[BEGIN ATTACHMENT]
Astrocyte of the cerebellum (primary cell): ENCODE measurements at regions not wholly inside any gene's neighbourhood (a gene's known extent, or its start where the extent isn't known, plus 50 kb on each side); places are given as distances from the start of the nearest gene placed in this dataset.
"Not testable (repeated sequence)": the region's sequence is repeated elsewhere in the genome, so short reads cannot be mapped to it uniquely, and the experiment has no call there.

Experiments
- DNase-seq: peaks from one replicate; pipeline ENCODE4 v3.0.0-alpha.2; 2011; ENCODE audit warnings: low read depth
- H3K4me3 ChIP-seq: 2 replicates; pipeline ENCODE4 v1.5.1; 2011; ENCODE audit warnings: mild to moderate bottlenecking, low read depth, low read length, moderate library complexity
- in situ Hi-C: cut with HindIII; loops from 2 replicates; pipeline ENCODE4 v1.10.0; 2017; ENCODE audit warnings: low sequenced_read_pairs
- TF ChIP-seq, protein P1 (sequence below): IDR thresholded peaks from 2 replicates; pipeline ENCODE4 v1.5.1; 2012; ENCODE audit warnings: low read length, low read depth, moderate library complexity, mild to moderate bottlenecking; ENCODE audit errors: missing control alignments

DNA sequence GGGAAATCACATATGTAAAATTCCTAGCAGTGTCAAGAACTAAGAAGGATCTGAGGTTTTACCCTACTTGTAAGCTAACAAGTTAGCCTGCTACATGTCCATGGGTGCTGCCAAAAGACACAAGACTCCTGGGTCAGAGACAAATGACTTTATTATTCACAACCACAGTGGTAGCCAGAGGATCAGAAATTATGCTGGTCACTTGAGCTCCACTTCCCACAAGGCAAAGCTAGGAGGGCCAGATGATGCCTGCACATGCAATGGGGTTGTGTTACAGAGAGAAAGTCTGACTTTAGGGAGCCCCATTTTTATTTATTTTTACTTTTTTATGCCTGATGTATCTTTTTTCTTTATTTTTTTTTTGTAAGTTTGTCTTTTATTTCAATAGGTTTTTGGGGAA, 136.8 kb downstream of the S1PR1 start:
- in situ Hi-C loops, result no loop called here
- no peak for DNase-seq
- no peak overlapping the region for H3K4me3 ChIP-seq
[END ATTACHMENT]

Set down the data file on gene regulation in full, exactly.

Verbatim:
Astrocyte of the cerebellum (primary cell): ENCODE measurements at regions not wholly inside any gene's neighbourhood (a gene's known extent, or its start where the extent isn't known, plus 50 kb on each side); places are given as distances from the start of the nearest gene placed in this dataset.
"Not testable (repeated sequence)": the region's sequence is repeated elsewhere in the genome, so short reads cannot be mapped to it uniquely, and the experiment has no call there.

Experiments
- DNase-seq: peaks from one replicate; pipeline ENCODE4 v3.0.0-alpha.2; 2011; ENCODE audit warnings: low read depth
- H3K4me3 ChIP-seq: 2 replicates; pipeline ENCODE4 v1.5.1; 2011; ENCODE audit warnings: mild to moderate bottlenecking, low read depth, low read length, moderate library complexity
- in situ Hi-C: cut with HindIII; loops from 2 replicates; pipeline ENCODE4 v1.10.0; 2017; ENCODE audit warnings: low sequenced_read_pairs
- TF ChIP-seq, protein P1 (sequence below): IDR thresholded peaks from 2 replicates; pipeline ENCODE4 v1.5.1; 2012; ENCODE audit warnings: low read length, low read depth, moderate library complexity, mild to moderate bottlenecking; ENCODE audit errors: missing control alignments

DNA sequence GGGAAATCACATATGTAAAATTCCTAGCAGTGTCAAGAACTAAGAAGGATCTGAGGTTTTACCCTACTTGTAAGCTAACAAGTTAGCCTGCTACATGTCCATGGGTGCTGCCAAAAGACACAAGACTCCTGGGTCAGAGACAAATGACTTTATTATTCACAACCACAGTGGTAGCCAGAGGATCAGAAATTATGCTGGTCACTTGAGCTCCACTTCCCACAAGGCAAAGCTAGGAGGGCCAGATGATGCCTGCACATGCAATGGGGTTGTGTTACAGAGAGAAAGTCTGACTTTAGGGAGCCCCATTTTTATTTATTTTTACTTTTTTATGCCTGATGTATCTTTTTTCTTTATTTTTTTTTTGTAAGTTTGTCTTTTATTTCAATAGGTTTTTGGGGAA, 136.8 kb downstream of the S1PR1 start:
- in situ Hi-C loops, result no loop called here
- no peak for DNase-seq
- no peak overlapping the region for H3K4me3 ChIP-seq